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Bio4EnergyBurningCandle Anna Strom2021 400pxBio4Energy scientists say that newly discovered lipophilic compounds in wood, once better understood, could be turned into organic wax for making candles, cosmetics or even anti-inflammatory drugs. Photo by Anna Strom©2021. researchers have found a set of compounds in the wood of trees that have “apparently been overlooked” until now, and which the scientists believe could find use as organic wax in cosmetics, candles or as agents in anti-inflammatory drugs. Not only this, but the discovery and mapping of these fat-loving substances might inform the pulp and paper industry on how to avoid problems with clogging of machinery in biorefineries.

The discovery by scientists at the Swedish University of Agricultural Sciences (SLU), was unveiled last week as the prestigious Swedish Research Council announced it would fund a three-year effort to lay bare the ways in which these lipophilic compounds, found in the cell walls of trees, behave and interact with other components of the wood and how to extract them.

In fact, the research team led by This email address is being protected from spambots. You need JavaScript enabled to view it. on Bio4Energy Forest-based Feedstock, will start from the contention that the newly discovered compounds are similar to an already known waxy substance mainly found in the cell walls of cork, called suberin.

“These novel compounds are partially insoluble and partially contained within the extractives—the compounds that can reach ten per cent of wood dry weight”, professor Mellerowicz explained in an e-mail message to Bio4Energy Communications.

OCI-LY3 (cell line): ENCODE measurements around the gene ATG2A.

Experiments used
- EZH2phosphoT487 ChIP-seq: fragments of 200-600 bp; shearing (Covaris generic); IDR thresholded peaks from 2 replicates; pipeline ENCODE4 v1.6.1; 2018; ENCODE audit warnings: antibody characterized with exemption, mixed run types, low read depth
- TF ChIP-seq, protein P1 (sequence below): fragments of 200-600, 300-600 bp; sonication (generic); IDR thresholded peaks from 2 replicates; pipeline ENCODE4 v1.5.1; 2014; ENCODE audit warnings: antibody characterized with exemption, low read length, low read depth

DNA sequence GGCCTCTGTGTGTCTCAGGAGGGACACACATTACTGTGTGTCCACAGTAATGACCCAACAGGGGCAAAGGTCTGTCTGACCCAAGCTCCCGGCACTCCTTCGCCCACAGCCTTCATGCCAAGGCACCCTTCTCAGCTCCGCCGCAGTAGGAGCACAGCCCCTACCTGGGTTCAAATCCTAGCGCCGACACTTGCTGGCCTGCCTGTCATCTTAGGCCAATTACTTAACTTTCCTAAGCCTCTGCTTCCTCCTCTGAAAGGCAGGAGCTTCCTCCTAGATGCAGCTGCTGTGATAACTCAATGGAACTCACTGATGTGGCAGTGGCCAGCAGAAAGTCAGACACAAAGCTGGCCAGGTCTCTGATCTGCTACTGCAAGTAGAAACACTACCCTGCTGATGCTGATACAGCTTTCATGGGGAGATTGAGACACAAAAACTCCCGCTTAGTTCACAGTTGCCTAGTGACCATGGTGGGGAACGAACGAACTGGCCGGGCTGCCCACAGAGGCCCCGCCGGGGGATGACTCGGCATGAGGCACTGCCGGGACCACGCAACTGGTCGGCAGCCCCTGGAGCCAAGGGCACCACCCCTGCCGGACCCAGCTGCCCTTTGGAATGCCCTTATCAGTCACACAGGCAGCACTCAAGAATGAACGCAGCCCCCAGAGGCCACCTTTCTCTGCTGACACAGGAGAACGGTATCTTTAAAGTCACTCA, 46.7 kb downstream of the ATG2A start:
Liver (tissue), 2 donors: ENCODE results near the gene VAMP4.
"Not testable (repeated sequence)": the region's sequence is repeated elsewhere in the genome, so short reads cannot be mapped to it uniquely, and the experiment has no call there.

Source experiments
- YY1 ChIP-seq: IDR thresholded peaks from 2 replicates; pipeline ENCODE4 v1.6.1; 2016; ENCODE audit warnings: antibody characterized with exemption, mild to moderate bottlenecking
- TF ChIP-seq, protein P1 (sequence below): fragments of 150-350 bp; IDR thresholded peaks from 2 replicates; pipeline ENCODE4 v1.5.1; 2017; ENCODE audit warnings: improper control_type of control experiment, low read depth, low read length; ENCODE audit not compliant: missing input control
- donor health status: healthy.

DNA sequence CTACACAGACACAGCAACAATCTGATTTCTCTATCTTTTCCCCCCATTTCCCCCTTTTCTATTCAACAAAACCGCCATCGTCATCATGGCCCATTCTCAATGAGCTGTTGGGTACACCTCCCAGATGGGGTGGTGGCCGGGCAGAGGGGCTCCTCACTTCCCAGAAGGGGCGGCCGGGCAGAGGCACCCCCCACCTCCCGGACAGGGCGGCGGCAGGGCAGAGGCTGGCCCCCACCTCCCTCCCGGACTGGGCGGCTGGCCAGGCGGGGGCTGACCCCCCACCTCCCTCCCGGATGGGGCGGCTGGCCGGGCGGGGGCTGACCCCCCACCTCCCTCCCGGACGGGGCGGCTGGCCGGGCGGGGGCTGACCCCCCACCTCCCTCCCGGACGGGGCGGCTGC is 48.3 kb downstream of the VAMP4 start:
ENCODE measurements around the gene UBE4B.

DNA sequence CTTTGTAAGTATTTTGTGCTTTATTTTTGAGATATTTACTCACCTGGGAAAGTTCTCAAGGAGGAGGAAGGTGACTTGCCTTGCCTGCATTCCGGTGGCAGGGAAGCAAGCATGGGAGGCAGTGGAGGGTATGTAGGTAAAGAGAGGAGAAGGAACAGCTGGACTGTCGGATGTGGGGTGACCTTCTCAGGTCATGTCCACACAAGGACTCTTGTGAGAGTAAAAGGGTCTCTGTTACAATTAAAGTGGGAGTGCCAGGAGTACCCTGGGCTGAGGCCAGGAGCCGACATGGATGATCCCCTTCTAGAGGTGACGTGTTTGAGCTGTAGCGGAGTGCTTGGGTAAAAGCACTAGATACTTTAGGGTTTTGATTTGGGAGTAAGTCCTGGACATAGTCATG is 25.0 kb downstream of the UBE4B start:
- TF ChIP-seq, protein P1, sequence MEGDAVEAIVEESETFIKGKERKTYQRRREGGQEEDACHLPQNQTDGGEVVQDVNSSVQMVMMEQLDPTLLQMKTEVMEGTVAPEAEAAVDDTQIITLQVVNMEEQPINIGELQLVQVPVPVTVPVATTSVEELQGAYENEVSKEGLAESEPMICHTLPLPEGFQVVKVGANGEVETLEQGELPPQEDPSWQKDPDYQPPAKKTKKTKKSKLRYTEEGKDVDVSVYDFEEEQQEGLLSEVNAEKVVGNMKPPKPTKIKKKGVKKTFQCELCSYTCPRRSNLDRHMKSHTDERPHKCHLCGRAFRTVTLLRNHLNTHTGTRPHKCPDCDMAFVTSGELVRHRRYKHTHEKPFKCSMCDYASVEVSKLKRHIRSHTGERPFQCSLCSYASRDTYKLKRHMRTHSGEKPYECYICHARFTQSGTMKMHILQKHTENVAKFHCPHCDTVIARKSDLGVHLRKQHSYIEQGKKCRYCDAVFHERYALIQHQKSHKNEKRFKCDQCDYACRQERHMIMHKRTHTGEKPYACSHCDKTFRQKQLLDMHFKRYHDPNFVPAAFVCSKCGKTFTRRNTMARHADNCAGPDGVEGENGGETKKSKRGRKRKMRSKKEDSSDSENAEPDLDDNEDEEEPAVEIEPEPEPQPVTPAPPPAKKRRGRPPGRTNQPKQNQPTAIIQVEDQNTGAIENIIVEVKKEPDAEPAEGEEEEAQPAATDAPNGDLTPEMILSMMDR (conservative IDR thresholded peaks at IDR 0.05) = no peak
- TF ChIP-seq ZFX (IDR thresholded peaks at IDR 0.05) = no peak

“The lipophilic compounds could… be used as a source of valuable natural waxes which are in big demand”, she wrote;

“The waxes are not only used in cosmetics and candle industry, but also in environmentally friendly packaging. Moreover, the knowledge generated by the project will enable technologists to design more efficient ways to circumvent problems caused by lipophilic compounds in pulp mills than those available currently.

“Thus, we foresee that the project will benefit wood biorefineries in two ways: by indicating ways of reducing damages to machinery and to pulp and paper caused by the lipophilic compounds, and by creating potential for developing side chains producing high-value added products”.

To carry out the project, the Bio4Energy team leading the project will draw on analytical and genetic resources of the Umeå Plant Science Centre, as well as the Swedish Metabolomics Centre and the Swedish NMR Centre. The first two are based at Umeå in northern Sweden at the joint campuses of Umeå University and SLU at Umeå, whereas the third is part of the University of Gothenburg, in the west of Sweden.

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